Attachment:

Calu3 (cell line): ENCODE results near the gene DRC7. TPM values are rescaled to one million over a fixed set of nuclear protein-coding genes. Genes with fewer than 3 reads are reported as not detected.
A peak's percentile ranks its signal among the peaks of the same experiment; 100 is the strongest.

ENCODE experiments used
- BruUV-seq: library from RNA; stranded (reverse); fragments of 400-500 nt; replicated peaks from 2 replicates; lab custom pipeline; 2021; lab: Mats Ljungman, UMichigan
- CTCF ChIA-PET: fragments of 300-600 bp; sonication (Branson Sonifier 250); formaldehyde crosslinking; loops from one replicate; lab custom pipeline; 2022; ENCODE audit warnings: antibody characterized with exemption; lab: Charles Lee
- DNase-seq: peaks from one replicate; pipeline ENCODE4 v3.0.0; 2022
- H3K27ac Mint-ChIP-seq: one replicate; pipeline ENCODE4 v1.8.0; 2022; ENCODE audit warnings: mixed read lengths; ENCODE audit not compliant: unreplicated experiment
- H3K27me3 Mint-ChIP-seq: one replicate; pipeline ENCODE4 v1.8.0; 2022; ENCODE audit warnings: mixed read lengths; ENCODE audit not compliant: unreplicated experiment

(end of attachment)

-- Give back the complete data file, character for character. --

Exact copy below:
Calu3 (cell line): ENCODE results near the gene DRC7. TPM values are rescaled to one million over a fixed set of nuclear protein-coding genes. Genes with fewer than 3 reads are reported as not detected.
A peak's percentile ranks its signal among the peaks of the same experiment; 100 is the strongest.

ENCODE experiments used
- BruUV-seq: library from RNA; stranded (reverse); fragments of 400-500 nt; replicated peaks from 2 replicates; lab custom pipeline; 2021; lab: Mats Ljungman, UMichigan
- CTCF ChIA-PET: fragments of 300-600 bp; sonication (Branson Sonifier 250); formaldehyde crosslinking; loops from one replicate; lab custom pipeline; 2022; ENCODE audit warnings: antibody characterized with exemption; lab: Charles Lee
- DNase-seq: peaks from one replicate; pipeline ENCODE4 v3.0.0; 2022
- H3K27ac Mint-ChIP-seq: one replicate; pipeline ENCODE4 v1.8.0; 2022; ENCODE audit warnings: mixed read lengths; ENCODE audit not compliant: unreplicated experiment
- H3K27me3 Mint-ChIP-seq: one replicate; pipeline ENCODE4 v1.8.0; 2022; ENCODE audit warnings: mixed read lengths; ENCODE audit not compliant: unreplicated experiment